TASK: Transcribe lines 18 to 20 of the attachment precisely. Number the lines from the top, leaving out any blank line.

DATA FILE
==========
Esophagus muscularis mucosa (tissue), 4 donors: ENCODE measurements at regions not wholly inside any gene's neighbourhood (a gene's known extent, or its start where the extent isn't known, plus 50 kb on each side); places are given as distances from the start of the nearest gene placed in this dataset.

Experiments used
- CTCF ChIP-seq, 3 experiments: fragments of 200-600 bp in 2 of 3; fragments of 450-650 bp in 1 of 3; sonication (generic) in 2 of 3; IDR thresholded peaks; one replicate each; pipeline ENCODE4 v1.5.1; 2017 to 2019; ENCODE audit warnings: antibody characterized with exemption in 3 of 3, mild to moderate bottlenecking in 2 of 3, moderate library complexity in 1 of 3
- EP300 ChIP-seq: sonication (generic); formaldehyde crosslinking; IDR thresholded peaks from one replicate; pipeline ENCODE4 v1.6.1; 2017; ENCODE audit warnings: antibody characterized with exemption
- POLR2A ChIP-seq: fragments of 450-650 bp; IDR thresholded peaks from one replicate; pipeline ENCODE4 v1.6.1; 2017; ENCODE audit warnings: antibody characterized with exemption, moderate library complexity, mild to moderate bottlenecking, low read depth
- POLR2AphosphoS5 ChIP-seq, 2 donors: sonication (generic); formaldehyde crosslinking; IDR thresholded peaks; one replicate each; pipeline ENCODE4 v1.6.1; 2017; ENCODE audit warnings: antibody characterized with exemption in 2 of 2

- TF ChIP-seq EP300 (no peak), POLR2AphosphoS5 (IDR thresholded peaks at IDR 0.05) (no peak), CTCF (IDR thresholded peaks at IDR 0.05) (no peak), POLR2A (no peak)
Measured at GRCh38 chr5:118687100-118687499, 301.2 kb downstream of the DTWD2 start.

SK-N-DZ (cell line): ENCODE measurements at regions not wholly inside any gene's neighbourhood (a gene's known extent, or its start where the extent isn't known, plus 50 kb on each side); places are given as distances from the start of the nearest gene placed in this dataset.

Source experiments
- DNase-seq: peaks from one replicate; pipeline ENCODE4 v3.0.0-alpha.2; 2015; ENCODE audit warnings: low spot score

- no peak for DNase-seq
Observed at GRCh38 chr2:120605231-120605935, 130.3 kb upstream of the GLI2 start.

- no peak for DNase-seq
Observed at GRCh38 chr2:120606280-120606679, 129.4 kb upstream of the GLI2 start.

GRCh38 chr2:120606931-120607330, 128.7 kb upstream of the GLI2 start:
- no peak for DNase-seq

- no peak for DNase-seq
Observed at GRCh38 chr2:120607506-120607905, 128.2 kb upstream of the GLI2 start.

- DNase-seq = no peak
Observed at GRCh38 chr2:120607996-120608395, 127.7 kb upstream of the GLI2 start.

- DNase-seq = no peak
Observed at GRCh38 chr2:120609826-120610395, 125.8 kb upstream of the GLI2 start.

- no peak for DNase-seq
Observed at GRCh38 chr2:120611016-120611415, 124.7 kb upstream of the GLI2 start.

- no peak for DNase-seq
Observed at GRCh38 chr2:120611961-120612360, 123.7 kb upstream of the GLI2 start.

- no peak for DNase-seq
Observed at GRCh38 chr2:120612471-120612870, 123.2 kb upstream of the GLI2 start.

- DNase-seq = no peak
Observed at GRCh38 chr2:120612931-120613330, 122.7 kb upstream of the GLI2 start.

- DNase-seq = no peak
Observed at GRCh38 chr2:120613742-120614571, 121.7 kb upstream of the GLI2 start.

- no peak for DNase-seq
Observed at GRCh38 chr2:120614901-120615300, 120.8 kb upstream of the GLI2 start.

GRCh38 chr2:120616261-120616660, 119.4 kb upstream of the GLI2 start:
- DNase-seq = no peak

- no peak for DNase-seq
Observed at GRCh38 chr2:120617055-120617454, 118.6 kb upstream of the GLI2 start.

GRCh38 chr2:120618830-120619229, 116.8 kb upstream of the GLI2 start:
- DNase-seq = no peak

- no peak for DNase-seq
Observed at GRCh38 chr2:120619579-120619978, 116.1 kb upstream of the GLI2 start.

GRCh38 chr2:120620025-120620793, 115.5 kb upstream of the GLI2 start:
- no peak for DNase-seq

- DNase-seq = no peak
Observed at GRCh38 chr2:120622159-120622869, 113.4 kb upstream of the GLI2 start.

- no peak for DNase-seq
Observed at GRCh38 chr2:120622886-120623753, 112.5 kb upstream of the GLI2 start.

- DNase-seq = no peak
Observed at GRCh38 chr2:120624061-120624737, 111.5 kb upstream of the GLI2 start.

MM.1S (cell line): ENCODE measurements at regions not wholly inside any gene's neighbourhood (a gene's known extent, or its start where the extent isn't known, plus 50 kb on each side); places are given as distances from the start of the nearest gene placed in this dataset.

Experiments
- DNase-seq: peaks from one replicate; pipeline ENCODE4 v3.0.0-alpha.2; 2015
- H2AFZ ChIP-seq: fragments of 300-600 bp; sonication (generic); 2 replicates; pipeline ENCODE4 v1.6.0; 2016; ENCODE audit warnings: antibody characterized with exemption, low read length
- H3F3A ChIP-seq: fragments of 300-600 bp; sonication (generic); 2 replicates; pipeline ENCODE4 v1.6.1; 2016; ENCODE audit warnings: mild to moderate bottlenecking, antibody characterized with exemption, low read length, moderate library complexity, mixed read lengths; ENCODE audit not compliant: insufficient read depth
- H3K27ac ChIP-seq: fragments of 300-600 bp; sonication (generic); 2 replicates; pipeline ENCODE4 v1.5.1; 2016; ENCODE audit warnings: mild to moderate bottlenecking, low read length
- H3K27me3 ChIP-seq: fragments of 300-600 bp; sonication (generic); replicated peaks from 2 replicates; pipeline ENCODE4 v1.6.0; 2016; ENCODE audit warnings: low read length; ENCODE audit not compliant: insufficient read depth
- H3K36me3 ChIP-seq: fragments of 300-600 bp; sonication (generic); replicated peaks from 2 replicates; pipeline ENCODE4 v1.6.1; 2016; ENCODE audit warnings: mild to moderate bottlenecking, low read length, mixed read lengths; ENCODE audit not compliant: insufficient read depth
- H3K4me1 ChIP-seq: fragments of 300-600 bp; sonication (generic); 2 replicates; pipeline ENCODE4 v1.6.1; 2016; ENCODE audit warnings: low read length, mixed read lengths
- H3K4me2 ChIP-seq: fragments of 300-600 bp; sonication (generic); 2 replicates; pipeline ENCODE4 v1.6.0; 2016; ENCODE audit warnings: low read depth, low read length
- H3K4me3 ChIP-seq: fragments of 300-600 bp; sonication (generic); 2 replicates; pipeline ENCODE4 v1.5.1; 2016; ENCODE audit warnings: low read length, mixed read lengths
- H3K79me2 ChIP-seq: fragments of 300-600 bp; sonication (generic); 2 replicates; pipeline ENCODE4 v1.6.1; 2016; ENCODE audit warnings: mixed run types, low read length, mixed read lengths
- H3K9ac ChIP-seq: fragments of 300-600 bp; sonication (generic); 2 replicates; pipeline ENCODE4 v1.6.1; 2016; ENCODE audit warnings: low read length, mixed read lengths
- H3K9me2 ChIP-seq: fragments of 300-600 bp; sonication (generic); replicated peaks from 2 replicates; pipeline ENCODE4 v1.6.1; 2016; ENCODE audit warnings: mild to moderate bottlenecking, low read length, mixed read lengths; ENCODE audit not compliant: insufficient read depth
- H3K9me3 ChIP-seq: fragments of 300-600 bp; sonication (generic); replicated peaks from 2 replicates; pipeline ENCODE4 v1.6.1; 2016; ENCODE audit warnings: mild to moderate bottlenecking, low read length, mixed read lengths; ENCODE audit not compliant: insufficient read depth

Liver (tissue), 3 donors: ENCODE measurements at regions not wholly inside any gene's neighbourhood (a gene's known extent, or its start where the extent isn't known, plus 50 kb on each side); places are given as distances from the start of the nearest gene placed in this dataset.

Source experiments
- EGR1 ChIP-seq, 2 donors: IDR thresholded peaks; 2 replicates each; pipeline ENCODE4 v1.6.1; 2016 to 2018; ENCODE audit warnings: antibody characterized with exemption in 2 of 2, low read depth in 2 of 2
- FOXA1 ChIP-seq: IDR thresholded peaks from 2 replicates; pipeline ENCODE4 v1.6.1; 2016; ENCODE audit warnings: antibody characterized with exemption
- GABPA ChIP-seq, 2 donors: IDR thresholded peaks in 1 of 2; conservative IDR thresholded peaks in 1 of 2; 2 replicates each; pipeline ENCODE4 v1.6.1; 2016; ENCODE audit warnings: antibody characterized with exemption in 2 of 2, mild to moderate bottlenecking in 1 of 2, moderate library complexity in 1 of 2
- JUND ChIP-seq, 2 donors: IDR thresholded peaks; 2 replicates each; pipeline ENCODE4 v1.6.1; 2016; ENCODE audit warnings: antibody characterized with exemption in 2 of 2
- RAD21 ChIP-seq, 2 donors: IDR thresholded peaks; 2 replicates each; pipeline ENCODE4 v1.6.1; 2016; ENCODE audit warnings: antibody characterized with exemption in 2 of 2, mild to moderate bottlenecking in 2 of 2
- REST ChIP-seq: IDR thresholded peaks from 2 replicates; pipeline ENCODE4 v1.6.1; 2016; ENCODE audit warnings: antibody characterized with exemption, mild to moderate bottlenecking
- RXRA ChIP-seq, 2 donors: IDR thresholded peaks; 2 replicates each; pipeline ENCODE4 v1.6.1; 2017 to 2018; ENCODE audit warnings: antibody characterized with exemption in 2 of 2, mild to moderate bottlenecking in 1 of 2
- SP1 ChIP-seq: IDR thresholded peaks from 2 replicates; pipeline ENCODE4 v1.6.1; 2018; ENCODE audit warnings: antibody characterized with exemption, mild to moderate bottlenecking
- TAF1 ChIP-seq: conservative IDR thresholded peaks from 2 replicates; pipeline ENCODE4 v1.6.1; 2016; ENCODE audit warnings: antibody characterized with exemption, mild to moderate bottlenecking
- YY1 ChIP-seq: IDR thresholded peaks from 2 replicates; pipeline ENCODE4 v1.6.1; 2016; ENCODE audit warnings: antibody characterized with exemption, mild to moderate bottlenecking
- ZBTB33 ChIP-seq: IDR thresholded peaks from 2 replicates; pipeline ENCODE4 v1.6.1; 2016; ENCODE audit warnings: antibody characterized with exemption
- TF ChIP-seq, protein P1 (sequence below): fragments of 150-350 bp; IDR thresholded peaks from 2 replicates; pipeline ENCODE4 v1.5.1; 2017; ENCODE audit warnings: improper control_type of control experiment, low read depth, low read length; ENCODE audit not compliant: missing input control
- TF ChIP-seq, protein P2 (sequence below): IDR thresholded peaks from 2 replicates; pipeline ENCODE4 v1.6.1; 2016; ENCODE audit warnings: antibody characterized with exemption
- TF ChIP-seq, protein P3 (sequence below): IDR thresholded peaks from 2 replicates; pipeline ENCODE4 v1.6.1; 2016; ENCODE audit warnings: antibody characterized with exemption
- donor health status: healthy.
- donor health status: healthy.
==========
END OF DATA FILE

- no peak for DNase-seq
Observed at GRCh38 chr2:120607506-120607905, 128.2 kb upstream of the GLI2 start.

- DNase-seq = no peak